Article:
Early reports are showing that for good reason, our members are embracing pathways. There’s something for everyone. If you’re a new member, Pathways welcomes you into Toastmasters by providing a program that’s tailored to your goals. If you’re a veteran member, you can build on your experience by taking your Toastmasters experience journey into an entirely new direction. If you’re a Toastmasters veteran who isn’t sure how you want to approach Pathways, mentor a new member. Let them benefit from your wisdom while you’re getting the feel for Pathways. With Pathways, there are endless possibilities!

I’m looking forward to seeing a lot of you at upcoming speech contests and on May 6 at the Spring Conference. Those will be great opportunities for us to talk about your goals and experiences with Pathways.

Now’s your time!

Wishing you all the best,

Steve Taddei, DTM
District 57 Director


CraigPhotoDitheredVERACITY! Truth or Consequences in Speaking and Writing By Craig Harrison DTM

But I Read It In A Book

We’ve been conditioned to believe that which we read in books and newspapers or see on television. After all, there are writers and editors, fact-checkers and producers, all charged with ensuring they’re delivering the truth. And yet, so much of what we read, see or hear isn’t the truth. Oftentimes, the retractions, clarifications and corrections found later in the fine print confirm this sad fact!

As speakers we must strive to always speak the truth, to be accurate, honest and precise in our pronouncements. Our credibility is derived in part by the veracity of our words, speeches and stories.

The Magnification of Mistakes

When we misuse a word, misquote someone else or misrepresent the facts from the lectern, the damage is magnified. We’re passing along incorrect information to dozens, hundreds or even thousands of people at a time if our words are recorded or broadcast. That’s why the meeting roles of Wordmaster, Grammarian and our Speech Evaluator are so important in our meetings…to correct our mistakes immediately.  How do we undue the damage done when we misspeak, utter falsehoods or unintentionally misrepresent the truth? Indeed, how does one un-ring a bell?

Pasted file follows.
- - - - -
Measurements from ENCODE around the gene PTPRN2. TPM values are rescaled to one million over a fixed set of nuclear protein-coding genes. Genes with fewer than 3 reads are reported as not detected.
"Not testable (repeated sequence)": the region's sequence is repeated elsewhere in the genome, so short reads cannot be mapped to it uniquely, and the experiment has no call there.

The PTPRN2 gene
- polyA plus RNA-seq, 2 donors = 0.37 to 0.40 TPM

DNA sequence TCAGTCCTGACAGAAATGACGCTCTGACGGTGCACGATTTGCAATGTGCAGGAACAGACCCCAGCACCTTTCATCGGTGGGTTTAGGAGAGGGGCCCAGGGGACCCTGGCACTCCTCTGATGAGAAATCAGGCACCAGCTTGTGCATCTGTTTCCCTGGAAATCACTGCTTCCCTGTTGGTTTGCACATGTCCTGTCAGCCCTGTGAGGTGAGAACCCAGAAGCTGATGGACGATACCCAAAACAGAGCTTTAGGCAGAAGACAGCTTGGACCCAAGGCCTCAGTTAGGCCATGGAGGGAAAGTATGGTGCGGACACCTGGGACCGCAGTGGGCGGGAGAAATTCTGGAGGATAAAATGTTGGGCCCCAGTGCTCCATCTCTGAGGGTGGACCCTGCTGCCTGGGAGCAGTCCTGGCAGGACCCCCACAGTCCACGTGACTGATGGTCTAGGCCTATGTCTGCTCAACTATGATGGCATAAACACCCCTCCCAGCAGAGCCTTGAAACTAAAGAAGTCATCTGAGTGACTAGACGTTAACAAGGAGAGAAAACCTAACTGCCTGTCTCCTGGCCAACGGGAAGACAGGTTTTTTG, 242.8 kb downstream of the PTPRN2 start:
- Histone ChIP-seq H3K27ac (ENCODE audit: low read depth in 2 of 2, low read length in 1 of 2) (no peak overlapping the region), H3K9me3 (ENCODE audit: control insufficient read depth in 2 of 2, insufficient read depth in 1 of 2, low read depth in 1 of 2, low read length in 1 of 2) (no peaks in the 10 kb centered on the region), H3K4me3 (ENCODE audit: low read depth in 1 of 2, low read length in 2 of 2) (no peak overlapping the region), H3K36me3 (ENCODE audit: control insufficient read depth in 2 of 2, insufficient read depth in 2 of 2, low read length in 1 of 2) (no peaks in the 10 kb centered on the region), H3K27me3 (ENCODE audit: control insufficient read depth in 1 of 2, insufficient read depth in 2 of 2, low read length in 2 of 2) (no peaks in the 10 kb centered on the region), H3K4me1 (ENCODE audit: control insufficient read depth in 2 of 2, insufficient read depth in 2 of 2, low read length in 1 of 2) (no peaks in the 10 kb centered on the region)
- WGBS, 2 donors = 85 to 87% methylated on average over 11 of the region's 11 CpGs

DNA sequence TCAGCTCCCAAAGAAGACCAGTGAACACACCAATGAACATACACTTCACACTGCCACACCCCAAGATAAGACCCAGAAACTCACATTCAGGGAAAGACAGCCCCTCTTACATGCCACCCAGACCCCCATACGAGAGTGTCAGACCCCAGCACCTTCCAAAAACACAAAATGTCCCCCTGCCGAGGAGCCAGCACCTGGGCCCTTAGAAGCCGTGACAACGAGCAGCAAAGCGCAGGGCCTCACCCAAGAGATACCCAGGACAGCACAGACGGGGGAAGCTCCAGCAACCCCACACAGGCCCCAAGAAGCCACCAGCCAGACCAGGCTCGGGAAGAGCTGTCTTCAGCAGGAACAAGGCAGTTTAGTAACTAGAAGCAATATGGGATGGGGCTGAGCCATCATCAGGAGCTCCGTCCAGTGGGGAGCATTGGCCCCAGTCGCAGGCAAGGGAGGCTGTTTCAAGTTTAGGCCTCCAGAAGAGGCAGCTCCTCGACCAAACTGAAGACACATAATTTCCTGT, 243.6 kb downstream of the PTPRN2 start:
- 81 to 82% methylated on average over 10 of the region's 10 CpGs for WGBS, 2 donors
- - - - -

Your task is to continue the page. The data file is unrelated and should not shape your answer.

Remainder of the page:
The Privilege of the Platform

Certified Speaking Professional Naomi Rhode, a Past President of the National Speakers Association, speaks passionately about The Privilege of the Platform, her presidential theme from 1993-94. Rhode, also a past president of the Global Speakers Federation, explains: “When we walk on the platform we walk on holy ground. We’ve been chosen to share our message.” She explains that the focus is not on us, but on benefiting our audience, who will in turn shape their world.

“With this privilege of the platform comes a responsibility. We can deeply impact our audience for positive change,” Rhode reminds us: “We’ve been chosen, not to build our bank account, but to change the world for our listeners.”

Twenty years after her presidency Naomi’s theme The Privilege of the Platform continues to resonate with her peers in the National Speakers Association, and beyond. She’s received the highest honors from her association: The Cavett Award and a Council of Peers Award of Excellence for the enduring impact she has had worldwide. And she’s spoken to thousands of Toastmasters as the opening keynote at Toastmasters’ International Convention.

Rhode continues: “We all have platforms. Parents have an immense platform…molding the next generation.” Whether you speak from a podium, dais or lectern, or on a factory floor room or kindergarten classroom, you have a platform; make the most of this privilege to positively impact your listeners.

Do Your Homework: How to Ensure Veracity

As speakers we should all conduct research, corroborate stories we’ve heard second-hand, and check our facts before speaking from the platform. It’s our responsibility to know that everything in our speech is factually correct. Ignorance is no excuse. Whether our data is gleaned online, at the library or by telephone, it’s worth the extra time, effort and research to be 100% accurate.

Journalists and speechwriters know (from experience) that facts need to be checked and re-checked. If assertions can’t be corroborated by multiple, additional independent sources they may not indeed be factual, nor worthy of publicizing, whether in print or live.